Many insurers waived cost-sharing for COVID-19 hospitalizations during 2020. Nonetheless, patients may have been billed if their plans did not implement waivers or if waivers did not capture all hospitalization-related care, including clinician services. Assessing out-of-pocket spending for COVID-19 hospitalizations in 2020 could demonstrate the financial burden patients may face if insurers allow waivers to expire, as many chose to do during early 2021.
COVID-19 hospitalizations for privately insured and Medicare Advantage patients during March-September 2020
Mean total out-of-pocket spending, defined as the sum of out-of-pocket spending for facility services billed by hospitals (e.g., accommodation charges) and for professional/ancillary services billed by clinicians and ancillary providers (e.g., clinician inpatient evaluation and management, ambulance transport)
Analyses included 4,075 hospitalizations. Of the 1,377 hospitalizations for privately insured patients and the 2,698 hospitalizations for Medicare Advantage patients, 981 (71.2%) and 1,324 (49.1%) had out-of-pocket spending for facility services, professional/ancillary services, or both. Among these hospitalizations, mean (SD) total out-of-pocket spending was $788 (1,411) and $277 (363). In contrast, 63 (4.6%) and 36 (1.3%) hospitalizations had out-of-pocket spending for facility services. Among these hospitalizations, mean total out-of-pocket spending was $3,840 (3,186) and $1,536 (1,402). Total out-of-pocket spending exceeded $4,000 for 2.5% of privately insured hospitalizations, compared with 0.2% of Medicare Advantage hospitalizations.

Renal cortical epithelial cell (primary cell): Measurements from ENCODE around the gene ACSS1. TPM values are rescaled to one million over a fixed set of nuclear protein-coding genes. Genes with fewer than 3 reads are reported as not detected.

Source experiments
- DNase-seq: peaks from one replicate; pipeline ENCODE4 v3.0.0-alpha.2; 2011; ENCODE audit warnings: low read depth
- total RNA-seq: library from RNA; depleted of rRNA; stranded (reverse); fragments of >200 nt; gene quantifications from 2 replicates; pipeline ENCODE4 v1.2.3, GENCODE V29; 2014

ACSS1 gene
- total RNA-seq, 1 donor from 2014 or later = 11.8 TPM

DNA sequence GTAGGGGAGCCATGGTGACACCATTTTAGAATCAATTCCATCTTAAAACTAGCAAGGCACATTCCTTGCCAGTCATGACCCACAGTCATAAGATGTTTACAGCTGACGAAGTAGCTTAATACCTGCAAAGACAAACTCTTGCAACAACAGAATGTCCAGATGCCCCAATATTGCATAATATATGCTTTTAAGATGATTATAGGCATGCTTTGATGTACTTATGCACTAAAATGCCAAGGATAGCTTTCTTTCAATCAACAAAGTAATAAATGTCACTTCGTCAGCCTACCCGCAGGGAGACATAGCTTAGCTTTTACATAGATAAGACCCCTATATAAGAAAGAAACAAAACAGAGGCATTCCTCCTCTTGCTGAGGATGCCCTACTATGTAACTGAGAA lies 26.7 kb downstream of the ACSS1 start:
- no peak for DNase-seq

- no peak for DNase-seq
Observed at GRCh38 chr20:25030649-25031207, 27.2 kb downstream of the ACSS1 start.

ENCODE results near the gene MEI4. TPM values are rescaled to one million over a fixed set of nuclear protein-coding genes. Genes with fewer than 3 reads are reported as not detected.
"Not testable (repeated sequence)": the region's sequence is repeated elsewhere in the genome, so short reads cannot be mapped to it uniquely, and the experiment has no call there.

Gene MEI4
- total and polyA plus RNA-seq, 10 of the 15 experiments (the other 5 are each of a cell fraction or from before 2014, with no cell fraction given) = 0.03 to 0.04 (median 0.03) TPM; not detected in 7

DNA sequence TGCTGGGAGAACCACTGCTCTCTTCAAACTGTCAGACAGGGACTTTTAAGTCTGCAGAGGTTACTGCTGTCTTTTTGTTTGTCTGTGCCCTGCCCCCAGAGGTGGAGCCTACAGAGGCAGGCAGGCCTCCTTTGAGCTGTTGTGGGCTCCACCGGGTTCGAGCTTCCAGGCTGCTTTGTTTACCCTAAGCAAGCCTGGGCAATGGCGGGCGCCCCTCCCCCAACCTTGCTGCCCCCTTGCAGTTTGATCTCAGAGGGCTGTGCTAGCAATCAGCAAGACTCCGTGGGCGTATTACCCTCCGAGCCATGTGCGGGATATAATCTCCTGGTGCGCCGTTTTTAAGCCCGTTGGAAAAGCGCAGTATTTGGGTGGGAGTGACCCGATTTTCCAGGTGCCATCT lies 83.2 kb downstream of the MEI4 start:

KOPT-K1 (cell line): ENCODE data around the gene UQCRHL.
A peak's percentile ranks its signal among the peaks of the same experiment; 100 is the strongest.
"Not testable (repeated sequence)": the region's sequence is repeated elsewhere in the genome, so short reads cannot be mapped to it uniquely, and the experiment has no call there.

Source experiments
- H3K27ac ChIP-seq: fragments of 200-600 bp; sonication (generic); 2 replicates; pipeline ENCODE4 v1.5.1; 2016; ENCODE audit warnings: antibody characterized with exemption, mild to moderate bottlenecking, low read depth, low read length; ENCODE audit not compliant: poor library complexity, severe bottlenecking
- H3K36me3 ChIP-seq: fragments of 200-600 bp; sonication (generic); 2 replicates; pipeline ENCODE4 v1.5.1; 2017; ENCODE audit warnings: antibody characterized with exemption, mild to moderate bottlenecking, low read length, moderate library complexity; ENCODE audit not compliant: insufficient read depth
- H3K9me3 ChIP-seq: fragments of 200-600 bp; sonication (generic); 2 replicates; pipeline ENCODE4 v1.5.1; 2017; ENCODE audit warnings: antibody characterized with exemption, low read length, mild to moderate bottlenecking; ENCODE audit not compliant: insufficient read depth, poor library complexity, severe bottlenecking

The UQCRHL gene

Few COVID-19 hospitalizations in this study had out-of-pocket spending for facility services, suggesting most were covered by insurers with cost-sharing waivers. However, many hospitalizations had out-of-pocket spending for professional/ancillary services. Overall, 7 in 10 privately insured hospitalizations and half of Medicare Advantage hospitalizations had any out-of-pocket spending. Findings suggest insurer cost-sharing waivers may not cover all hospitalization-related care. Moreover, high cost-sharing for some hospitalizations suggests out-of-pocket burden could be substantial if waivers expire, particularly for privately insured patients. Rather than rely on voluntary insurer actions to mitigate this burden, federal policymakers should consider mandating insurers to waive cost-sharing for all COVID-19 hospitalization-related care throughout the pandemic.
Of 1,377 and 2,698 COVID-19 hospitalizations for privately insured and Medicare Advantage patients, 71.2% and 49.1% had cost-sharing for facility services billed by hospitals, services billed by clinicians or ancillary providers, or both. Among these hospitalizations, mean out-of-pocket spending was $788 and $277. 4.6% and 1.3% had cost-sharing for facility services; among these hospitalizations, mean out-of-pocket spending was $3,840 and $1,536.